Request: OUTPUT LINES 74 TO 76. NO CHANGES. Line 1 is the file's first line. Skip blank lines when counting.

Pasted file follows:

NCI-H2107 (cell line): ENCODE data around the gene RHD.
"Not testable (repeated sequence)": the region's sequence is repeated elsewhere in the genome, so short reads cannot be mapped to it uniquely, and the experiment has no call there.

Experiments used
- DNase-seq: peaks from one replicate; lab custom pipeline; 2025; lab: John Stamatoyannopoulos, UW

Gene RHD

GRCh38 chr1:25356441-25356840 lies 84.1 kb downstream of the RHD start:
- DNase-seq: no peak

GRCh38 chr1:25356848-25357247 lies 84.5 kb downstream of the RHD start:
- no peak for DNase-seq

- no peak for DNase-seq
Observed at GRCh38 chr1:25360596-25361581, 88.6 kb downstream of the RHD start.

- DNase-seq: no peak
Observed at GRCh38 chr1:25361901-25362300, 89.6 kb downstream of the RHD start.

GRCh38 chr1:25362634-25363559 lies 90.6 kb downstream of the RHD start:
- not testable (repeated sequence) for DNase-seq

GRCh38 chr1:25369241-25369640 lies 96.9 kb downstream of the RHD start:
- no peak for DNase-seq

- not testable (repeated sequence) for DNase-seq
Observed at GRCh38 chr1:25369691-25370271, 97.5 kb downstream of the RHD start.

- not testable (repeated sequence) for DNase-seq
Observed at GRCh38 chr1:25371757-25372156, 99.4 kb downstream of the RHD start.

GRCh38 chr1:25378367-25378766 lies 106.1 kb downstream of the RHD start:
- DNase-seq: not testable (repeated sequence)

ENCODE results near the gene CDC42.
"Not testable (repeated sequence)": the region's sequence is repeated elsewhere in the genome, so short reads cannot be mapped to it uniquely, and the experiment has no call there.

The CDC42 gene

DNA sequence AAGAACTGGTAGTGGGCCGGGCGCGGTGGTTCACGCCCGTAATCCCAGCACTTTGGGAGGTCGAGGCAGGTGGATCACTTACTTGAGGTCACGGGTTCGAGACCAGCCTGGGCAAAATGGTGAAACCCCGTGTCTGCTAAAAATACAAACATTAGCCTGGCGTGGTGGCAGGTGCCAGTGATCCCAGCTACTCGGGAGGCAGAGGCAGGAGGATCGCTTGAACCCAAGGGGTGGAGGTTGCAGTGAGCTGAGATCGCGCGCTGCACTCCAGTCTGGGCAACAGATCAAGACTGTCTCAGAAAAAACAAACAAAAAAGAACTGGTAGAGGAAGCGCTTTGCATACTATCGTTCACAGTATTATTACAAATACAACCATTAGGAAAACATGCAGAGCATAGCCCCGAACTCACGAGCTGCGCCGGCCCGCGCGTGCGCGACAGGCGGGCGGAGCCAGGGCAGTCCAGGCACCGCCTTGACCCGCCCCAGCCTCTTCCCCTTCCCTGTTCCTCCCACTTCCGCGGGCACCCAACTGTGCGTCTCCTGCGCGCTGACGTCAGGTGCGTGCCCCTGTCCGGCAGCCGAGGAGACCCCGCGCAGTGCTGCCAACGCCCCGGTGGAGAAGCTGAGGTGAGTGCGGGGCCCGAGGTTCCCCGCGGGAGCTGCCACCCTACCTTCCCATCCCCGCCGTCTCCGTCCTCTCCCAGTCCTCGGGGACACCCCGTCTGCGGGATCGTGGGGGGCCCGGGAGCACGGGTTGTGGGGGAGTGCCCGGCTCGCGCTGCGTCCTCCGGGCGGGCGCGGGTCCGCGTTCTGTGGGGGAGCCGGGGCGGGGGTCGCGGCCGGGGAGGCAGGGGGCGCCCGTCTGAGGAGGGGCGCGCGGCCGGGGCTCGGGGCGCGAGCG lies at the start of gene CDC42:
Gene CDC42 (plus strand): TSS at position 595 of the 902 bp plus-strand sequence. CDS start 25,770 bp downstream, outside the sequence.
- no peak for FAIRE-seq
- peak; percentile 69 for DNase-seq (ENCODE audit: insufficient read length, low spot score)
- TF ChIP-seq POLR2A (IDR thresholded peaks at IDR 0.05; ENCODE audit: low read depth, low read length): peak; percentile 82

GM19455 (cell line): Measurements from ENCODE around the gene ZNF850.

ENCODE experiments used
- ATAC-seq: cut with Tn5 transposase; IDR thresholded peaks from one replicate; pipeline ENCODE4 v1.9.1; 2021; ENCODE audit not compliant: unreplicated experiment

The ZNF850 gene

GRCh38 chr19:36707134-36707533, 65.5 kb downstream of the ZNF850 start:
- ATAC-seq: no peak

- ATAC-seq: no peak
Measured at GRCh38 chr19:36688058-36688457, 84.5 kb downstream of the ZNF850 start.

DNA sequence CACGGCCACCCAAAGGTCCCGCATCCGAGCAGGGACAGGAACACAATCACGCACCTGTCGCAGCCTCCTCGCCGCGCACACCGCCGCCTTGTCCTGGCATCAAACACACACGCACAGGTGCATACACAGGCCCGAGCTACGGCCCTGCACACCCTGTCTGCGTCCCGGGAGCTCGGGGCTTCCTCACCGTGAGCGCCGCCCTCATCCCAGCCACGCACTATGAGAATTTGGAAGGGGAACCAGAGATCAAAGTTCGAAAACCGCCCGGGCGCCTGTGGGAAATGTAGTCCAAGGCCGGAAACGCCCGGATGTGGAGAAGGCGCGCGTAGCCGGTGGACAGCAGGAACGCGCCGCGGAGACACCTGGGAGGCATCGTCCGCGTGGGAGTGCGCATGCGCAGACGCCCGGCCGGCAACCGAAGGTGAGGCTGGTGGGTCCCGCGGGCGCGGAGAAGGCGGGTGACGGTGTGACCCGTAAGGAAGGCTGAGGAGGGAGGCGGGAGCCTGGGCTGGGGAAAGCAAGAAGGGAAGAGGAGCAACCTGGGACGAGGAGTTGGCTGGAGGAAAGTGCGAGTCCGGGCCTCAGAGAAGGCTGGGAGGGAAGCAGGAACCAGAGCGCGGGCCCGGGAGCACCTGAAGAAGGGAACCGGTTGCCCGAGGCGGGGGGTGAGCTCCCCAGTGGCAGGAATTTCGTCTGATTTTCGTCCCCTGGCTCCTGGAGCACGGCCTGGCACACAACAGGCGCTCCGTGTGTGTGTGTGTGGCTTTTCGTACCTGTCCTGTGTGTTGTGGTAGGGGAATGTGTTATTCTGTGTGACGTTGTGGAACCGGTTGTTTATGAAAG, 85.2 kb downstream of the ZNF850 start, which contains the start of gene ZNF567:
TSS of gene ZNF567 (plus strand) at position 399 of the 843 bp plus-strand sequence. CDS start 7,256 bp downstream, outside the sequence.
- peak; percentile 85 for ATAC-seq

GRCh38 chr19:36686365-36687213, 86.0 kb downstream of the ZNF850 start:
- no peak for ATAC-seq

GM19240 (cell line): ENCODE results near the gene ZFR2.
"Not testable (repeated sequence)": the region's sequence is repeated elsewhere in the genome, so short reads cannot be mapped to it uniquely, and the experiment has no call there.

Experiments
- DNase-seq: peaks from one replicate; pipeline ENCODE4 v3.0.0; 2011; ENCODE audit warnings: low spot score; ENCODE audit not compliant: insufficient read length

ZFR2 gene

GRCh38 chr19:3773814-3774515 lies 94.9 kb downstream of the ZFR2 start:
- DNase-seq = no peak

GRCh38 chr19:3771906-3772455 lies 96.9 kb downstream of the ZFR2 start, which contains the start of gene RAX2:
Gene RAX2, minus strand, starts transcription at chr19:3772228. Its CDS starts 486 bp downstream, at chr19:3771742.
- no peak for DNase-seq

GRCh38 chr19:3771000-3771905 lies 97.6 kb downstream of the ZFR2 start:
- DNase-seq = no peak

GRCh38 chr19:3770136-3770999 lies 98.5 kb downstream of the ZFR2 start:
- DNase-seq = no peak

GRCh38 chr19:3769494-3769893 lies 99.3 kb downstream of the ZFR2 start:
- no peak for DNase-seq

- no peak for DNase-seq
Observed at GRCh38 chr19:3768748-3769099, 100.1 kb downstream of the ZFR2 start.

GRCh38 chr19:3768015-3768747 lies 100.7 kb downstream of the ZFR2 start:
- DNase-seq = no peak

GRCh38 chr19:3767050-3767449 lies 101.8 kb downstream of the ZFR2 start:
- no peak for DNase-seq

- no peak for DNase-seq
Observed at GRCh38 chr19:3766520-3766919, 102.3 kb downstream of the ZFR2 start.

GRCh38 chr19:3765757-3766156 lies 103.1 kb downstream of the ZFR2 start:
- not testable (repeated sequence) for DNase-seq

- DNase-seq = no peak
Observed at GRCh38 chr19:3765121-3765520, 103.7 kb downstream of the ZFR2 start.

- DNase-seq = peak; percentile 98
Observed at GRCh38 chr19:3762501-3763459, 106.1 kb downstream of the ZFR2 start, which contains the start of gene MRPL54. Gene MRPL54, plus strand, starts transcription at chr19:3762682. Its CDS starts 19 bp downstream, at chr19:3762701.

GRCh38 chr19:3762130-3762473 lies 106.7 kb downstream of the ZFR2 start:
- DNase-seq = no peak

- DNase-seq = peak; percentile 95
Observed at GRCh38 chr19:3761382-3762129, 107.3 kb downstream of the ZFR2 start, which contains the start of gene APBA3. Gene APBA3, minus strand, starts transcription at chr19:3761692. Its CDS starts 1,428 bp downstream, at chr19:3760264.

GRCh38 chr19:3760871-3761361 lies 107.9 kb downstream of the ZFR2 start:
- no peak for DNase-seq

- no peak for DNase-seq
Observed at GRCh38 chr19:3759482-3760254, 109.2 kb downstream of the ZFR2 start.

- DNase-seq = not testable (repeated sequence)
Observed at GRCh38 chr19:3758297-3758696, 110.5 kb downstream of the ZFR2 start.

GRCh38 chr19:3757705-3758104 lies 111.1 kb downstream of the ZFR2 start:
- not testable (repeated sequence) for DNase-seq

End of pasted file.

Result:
Observed at GRCh38 chr19:3762501-3763459, 106.1 kb downstream of the ZFR2 start, which contains the start of gene MRPL54. Gene MRPL54, plus strand, starts transcription at chr19:3762682. Its CDS starts 19 bp downstream, at chr19:3762701.

GRCh38 chr19:3762130-3762473 lies 106.7 kb downstream of the ZFR2 start:
- DNase-seq = no peak